It is too soon to say for sure, but anecdotal evidence and some sample data suggest that a return to something resembling the old school-working routine may be afoot. If so, CIOs need to prepare for this but, also, in this time of peak uncertainty, they also need to ready themselves for a gamut of other plausible alternatives. Squaring that circle will require careful consideration, alignment with company leaders and technical architectures and infrastructure optimised for optimal flexibility.
Over half of employers (54%) are actively encouraging workers to return to base and are offering ways to sweeten the deal such as food, gym membership, discounted travel and wellbeing days*. Data from hospitality and transportation sources also point to a modest bounce-back in office working.
Some bellwethers are testing the hypothesis that a more conservative approach won’t lead to discontent and quitting. In January this year, Disney CEO Bob Iger sent staff an email telling them they needed to work four days a week on premises rather than three, as was previously the case.
“Creativity is the heart and soul of who we are and what we do at Disney,” Iger wrote. “And in a creative business like ours, nothing can replace the ability to connect, observe and create with peers that comes from being physically together, nor the opportunity to grow professionally by learning from leaders and mentors.”
He’s not alone in his view. Surveys consistently show that company leaders are keener on in-person working than their staff. Starbucks and KPMG have made similar demands and surveys back up the notion that there is an ongoing change of heart. Jobs board Monster found that only half of employers believe that flexible working plans had worked well. In sectors and roles where co-creation is prized or where onboarding inexperienced staff is common, there appears to be a firming up of the sense that we need to be physically a collective. And with announcements of major job cuts among so many behemoths recently, the idea that organisations must offer the attractive perk of high levels of flexibility may fade. If the Great Resignation is truly in the rear-view mirror and there is a return to pre-pandemic thinking, then employers may be able to take a less conciliatory stance.
For now at least, we can fairly confidently assert that outside Goldman Sachs, JP Morgan, the Elon Musk empire and a few other outliers, the dominance of some form of hybrid working among knowledge workers will persist. But what we don’t know is what form that concept will take. Is it Tuesday, Wednesday, Thursday in the office? Could it be four days in, one day off? Or are you happy to let people work permanently or near-permanently remotely? Does the workplace become a destination for meetings, ideation and fostering culture? Do some types of activity, say DevOps, demand a shared-space culture? Or will there be a consensus towards a return to traditional working models, softened a little to hire and retain better? Will, as some suspect, CEOs impose tougher demands in order to right-size their organisations rather than make layoffs?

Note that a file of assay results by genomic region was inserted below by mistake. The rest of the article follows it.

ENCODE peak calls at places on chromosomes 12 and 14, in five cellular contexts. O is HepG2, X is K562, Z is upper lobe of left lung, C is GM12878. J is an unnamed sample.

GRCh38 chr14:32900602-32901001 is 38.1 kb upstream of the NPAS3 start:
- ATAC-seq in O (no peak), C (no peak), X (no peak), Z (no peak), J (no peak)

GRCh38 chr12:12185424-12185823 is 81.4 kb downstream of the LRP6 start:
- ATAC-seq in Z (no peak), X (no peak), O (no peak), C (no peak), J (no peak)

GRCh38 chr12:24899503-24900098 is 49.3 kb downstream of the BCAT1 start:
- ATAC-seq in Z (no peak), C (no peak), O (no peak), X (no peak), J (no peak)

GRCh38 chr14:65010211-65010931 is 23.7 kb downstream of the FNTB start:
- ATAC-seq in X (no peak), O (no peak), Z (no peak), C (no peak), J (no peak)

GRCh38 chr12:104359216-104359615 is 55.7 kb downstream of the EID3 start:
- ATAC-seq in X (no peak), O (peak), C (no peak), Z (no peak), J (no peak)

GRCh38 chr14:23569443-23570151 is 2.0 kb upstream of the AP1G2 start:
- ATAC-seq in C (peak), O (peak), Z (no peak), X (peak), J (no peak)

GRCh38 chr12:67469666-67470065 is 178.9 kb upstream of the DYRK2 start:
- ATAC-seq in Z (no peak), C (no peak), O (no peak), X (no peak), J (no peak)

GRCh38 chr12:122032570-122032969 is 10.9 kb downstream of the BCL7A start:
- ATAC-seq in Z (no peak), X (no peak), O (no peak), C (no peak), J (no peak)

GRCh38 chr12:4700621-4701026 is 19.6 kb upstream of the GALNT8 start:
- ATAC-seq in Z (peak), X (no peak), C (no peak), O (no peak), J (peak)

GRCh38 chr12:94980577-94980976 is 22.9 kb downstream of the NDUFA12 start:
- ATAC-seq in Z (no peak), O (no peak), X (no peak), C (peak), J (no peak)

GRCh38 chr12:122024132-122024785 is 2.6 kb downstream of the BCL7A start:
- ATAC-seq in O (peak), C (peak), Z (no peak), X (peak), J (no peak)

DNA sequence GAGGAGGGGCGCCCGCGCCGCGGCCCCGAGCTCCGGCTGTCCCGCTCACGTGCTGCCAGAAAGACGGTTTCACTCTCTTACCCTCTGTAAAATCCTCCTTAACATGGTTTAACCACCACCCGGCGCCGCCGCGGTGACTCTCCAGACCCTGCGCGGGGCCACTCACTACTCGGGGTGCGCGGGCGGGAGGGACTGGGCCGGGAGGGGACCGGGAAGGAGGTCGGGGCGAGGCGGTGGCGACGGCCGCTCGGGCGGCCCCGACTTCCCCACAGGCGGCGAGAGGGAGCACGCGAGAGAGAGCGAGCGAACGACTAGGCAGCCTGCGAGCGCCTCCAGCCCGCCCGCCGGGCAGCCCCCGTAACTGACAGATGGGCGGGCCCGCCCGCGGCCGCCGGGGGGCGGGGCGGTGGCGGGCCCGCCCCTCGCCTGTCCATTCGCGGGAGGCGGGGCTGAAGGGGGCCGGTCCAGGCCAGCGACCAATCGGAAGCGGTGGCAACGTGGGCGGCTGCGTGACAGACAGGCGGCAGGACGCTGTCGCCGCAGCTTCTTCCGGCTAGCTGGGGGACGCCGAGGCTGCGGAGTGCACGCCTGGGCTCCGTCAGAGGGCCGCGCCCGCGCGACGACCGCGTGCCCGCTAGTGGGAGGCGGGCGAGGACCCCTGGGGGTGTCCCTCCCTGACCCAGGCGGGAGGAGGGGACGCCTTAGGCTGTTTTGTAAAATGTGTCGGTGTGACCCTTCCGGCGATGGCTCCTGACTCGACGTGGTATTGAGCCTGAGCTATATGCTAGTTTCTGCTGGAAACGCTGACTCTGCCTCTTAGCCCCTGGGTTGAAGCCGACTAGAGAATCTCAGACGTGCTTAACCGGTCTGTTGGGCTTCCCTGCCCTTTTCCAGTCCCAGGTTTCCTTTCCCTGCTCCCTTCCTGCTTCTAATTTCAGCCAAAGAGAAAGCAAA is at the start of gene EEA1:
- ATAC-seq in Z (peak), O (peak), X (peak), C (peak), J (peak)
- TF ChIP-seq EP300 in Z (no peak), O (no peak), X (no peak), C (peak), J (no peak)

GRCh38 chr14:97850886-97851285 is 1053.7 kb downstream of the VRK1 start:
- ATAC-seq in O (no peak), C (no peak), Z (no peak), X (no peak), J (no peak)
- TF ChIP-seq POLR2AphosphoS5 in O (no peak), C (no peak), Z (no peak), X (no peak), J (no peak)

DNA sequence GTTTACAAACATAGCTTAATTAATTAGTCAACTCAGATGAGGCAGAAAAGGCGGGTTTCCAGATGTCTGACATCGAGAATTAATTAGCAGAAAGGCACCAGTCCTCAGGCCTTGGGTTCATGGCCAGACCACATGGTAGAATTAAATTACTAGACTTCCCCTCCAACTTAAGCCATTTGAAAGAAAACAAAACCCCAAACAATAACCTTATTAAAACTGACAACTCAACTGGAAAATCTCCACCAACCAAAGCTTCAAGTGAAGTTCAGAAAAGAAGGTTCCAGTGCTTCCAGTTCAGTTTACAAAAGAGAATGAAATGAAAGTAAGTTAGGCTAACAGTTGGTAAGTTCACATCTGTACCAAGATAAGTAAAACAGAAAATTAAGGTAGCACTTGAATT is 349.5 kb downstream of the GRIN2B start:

The honest answer is that nobody knows. Whatever happens, the challenge for IT remains the same, however. Any hybrid work pattern, no matter if it’s mostly office or mostly remote, means the need for an IT infrastructure that can flex to accommodate multiple types of working experience with no performance or availability degradation. That means providing the same tools for people whether they are working on the other side of the world, side by side in cubicles or dialling in from some third place such as a co-working space. Only by focusing on infrastructure and paying close attention to working patterns can CIOs hope to have high-performance, secure support for their people and operations.
CIOs need to front up and lead on the employee experience, providing the tools for users to be motivated and productive regardless of from where they elect (or are told) to work. That means provisioning for outstanding digital experiences whether the user is in an office, at home, on the road or in a third space. IT needs to deliver the same look and feel, the same security profile, the same access to applications and services, and the same quality of service.
It also means protecting against a morphing threatscape and providing secure remote access with analytics and zero-trust security models to detect threats targeting users not protected by traditional corporate perimeters.
We may be seeing a recalibration where companies are calling the shots rather than assuaging users or we may be seeing a blip that sees organisations struggling to hire and retain go back again to their liberal positions. For certain though, smart IT leaders need to cover themselves for whichever way the new world of work turns next.
*according to Safety & Health Practitioner